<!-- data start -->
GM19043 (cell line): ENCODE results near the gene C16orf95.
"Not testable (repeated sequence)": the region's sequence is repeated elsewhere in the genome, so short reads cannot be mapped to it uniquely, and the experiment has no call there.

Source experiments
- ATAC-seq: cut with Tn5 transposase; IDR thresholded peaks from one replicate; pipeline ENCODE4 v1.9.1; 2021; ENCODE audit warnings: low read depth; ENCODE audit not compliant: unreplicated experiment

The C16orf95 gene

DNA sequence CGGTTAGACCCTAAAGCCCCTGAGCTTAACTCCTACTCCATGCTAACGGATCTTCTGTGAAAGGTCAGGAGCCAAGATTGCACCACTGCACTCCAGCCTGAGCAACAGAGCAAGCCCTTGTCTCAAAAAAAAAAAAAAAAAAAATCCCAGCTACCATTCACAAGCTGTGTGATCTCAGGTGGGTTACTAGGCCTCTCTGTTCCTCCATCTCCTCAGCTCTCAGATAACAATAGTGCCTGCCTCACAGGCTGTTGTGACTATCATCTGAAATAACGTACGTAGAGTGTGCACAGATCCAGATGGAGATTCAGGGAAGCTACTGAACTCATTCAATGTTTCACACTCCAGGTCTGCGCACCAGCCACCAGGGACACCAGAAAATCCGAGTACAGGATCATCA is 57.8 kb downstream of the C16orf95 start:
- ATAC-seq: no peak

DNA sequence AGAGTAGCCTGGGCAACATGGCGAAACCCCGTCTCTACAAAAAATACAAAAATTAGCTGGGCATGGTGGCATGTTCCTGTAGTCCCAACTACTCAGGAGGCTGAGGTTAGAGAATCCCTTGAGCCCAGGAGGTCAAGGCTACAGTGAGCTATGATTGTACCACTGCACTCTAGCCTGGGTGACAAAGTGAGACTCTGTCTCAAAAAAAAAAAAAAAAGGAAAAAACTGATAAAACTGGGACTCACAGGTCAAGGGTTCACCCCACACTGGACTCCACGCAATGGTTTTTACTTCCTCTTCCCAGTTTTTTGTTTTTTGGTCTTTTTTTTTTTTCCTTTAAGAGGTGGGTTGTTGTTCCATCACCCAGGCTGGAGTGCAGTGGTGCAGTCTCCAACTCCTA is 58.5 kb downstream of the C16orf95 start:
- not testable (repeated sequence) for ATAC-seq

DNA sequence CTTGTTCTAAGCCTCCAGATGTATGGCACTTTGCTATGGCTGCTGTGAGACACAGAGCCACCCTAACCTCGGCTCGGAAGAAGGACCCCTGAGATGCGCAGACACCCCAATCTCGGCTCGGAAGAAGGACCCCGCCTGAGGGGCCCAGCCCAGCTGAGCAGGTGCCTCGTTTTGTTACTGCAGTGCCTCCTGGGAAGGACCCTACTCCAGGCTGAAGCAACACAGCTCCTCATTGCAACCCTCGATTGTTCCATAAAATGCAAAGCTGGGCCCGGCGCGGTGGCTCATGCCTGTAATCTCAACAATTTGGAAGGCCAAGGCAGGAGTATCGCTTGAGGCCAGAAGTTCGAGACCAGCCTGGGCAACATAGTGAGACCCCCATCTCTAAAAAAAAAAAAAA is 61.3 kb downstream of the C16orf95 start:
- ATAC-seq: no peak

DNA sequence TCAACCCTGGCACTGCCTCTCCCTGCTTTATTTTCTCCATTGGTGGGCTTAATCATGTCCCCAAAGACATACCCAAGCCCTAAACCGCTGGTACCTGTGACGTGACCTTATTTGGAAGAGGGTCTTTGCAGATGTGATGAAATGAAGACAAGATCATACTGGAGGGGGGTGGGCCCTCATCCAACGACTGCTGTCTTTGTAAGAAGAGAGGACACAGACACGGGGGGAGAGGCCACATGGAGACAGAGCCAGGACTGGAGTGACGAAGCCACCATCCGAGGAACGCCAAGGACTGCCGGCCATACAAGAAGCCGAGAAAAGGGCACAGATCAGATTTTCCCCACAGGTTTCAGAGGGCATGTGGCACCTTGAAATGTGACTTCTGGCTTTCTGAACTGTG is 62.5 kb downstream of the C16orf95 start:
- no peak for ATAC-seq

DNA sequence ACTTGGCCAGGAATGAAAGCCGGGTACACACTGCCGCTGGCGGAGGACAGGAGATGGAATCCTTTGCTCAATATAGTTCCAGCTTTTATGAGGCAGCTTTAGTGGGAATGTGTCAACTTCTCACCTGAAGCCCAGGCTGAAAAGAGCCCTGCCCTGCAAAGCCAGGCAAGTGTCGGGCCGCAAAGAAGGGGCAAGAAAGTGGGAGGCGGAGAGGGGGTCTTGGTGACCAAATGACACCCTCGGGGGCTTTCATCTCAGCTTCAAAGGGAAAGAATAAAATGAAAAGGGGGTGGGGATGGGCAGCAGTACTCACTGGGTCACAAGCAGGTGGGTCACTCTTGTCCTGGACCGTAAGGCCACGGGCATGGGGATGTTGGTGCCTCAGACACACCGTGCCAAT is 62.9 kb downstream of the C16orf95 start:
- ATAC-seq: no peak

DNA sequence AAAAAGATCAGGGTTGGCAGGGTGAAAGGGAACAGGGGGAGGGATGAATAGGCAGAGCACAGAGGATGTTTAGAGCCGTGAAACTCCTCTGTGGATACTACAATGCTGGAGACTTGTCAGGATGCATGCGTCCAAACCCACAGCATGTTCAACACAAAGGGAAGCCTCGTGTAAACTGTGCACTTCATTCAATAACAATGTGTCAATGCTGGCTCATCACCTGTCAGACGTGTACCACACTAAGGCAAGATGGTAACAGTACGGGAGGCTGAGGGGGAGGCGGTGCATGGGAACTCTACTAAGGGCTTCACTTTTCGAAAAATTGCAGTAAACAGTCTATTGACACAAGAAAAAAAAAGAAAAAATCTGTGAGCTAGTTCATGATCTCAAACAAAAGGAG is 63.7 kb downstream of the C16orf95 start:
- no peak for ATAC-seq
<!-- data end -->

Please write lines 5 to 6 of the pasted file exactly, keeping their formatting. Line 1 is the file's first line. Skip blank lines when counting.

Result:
The C16orf95 gene

DNA sequence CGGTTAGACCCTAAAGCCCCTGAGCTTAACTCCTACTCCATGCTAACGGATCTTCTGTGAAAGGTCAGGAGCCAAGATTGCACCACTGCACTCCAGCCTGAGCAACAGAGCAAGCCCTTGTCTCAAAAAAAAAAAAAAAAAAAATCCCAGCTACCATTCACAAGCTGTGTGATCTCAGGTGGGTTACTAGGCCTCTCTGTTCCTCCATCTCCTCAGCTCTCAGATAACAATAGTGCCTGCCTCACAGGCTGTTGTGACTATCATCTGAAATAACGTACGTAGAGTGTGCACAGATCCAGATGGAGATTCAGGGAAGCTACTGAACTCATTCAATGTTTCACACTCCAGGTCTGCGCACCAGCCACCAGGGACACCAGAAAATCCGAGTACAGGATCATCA is 57.8 kb downstream of the C16orf95 start: